I'm usually always lurking in this type of communities, but since I'm a condemned procastinator that demands INSTANT GRATIFICATION, I had never enough patience and willpower to actually learn programming myself, and chances are that I will never get enough skills to be able to make decent progress in an involved project like an OS is. Still, I love to see other people progress, and I always have fun reading comments from people that develops hobby OSes and program in Assembler, or throwing ideas myself.
The reason of this Post is that something called heavily my attention: UEFI specifications, besides its powerful pre-boot enviroment, allows for the creation of "Runtime Drivers", which can be called by the OS after the infamous UEFI ExitBootService() that finishes the pre-boot stage is invoked, and these Drivers live until system shutdown. So far, I occasionally google this matter and in years I couldn't find someone else either claiming to be implementing them, or asking about them, so I don't recall seeing any discussion about this matter to see the pros and cons of moving the Drivers to the UEFI layer.
Some of the things I could think about:
-OS independence: Runtime Drivers would be OS independent. Assuming people can manage to standarize a framework, naming convention, how to deal with Hardware Devices of the same type but with vastly different capabilities, etc, the end result would be something similar to BIOS Interrupts (INT x). Instead of each OS needing its own Drivers to initialize and set up the Hardware, an UEFI aware OS could rely on UEFI having preinitialized the Devices.
The usefulness of this is that Driver development and OS development wouldn't be so close any more. As far that I know, nearly every hobbyst had to reimplement the same set of basic Drivers everytime they wanted to do something (USB support, video acceleration, etc). This may partially tackle that. People that likes Hardware interaction could fine tune the Drivers to get the most out of the Hardware (Be it in features or in speed via optimizations), while people caring about the "user experience" (In marketing terms, heh) could focus more on how the OS would work to be useful and functional instead of having to learn all the quircks of each piece of Hardware to make it work. It would look very similar to the Linux world where you have the main Linux Kernel, then a lot of distributions using it or tweaking it for their own needs.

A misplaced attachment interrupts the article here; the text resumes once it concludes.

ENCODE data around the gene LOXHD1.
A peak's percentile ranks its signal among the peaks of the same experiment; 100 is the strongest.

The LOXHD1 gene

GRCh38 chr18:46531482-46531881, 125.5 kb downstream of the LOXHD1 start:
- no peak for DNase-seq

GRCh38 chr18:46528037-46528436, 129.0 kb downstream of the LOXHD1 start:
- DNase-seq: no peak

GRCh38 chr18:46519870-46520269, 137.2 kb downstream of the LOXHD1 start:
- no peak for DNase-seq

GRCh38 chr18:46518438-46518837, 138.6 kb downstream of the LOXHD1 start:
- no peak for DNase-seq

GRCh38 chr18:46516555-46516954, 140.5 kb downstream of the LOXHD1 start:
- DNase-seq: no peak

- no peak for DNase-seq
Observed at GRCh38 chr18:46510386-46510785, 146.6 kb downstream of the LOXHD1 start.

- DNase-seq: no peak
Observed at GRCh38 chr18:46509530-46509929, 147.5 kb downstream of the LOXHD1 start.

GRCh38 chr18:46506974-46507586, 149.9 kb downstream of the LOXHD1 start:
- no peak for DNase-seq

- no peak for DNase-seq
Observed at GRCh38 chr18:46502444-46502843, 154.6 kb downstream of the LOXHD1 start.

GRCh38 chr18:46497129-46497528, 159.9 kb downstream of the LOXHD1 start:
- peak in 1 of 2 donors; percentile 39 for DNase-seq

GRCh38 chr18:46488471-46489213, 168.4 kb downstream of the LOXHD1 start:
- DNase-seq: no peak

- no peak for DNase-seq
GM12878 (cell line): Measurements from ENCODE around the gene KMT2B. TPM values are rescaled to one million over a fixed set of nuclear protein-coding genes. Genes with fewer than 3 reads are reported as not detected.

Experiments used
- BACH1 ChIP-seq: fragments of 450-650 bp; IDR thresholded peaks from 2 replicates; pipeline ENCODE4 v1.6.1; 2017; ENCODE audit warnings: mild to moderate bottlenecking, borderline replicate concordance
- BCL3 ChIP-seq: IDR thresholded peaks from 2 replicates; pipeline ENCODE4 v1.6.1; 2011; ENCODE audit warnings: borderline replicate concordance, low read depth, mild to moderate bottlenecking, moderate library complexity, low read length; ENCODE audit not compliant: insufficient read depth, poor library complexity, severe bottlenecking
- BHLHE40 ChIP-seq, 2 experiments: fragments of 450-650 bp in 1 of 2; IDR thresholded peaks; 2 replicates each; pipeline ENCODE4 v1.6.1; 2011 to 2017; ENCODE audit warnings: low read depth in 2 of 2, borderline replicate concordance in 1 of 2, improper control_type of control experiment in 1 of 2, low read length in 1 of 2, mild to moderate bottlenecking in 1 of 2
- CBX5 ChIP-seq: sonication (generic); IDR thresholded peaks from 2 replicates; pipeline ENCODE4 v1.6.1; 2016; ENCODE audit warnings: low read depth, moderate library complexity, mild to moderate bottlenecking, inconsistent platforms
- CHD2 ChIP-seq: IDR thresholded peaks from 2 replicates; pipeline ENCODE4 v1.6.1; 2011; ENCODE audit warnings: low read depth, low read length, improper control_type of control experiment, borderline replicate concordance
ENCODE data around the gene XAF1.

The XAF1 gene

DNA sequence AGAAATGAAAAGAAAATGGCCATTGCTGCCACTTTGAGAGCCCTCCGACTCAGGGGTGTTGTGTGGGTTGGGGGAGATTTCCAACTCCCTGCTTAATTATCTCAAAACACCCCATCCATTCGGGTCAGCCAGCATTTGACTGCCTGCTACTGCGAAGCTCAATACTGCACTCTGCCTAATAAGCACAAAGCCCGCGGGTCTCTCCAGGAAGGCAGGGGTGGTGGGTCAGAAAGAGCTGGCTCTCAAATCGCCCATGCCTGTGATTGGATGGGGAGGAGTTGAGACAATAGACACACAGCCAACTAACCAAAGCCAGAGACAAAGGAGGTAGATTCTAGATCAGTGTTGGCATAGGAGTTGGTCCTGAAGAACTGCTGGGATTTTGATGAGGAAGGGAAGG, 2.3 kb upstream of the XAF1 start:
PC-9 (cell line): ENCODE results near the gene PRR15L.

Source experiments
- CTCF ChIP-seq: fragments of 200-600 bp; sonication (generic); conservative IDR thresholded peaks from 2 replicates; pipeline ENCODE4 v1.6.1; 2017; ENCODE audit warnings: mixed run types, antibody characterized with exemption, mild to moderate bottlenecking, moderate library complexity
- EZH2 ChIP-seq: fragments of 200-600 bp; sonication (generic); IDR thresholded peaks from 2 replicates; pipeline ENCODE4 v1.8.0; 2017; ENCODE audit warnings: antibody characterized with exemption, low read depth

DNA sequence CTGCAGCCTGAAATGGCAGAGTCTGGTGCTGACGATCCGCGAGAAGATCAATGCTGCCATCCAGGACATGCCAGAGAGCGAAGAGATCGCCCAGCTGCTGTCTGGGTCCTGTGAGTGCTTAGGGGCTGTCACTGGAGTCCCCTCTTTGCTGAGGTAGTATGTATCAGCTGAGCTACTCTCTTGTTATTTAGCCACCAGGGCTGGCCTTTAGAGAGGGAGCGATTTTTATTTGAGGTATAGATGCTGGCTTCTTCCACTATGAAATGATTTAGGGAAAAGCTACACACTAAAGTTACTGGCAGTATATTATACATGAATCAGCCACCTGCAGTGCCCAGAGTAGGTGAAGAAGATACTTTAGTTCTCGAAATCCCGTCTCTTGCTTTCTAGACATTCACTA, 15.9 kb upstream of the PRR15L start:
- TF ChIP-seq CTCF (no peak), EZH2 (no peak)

-Bare Metal (Type I) Hypervisors: I became a fan of virtualization a few years ago, since with a good infrastructure, virtualization is ridiculous versatile. Why focusing on a single OS, when you can run in parallel all them?
The most interesing Hypervisors are the Bare Metal ones. One of such exist, which is Xen. Xen can be optionally compiled as an EFI Executable and thus be loaded directly by the UEFI Firmware, you could even skip having a Boot Loader/Manager if your UEFI Firmware allows you to manually choose with EFI Executable you want to load. However, Xen has a sort of drawback: While the Hypervisor itself is bare metal, it has no Drivers and a lot of other things of its own, thus it instead relies on an administrative domain (Called Dom0), which is usually a Linux distribution, to provide Drivers and management tools. Since Dom0 could be either a minimalistic console based distribution or a full blown one with GUI like Ubuntu, being Bare Metal becomes trivial since the end result is that in usage is extremely close to KVM for Linux, which is a Type II Hypervisor. And both relies on QEMU for the emulation of Devices inside the VM anyways, making them even more closer...
Previously, during 2008 there was an interesing development about Bare Metal Hypervisors:https://www.blackhat.com/presentations/ ... Slides.pdf
This project would have loved UEFI Runtime Drivers, since it could allow to augment a Bare Metal Hypervisor before even loading an OS. To be honest, I would believe that a Bare Metal Hypervisor should be fully functional in the UEFI pre-boot enviroment, instead of needing an OS to fill the missing gaps, which is why UEFI Runtime Drivers would be critical for it. However, no such other projects about this surfaced in nearly a decade as far that I know. Nor I know if such Driver could be as complex and full-featured as an OS Driver, since there is a lack of them to begin with.
I would like to know if someone else has experience, or thoughts on the potential and use cases of these Runtime Drivers.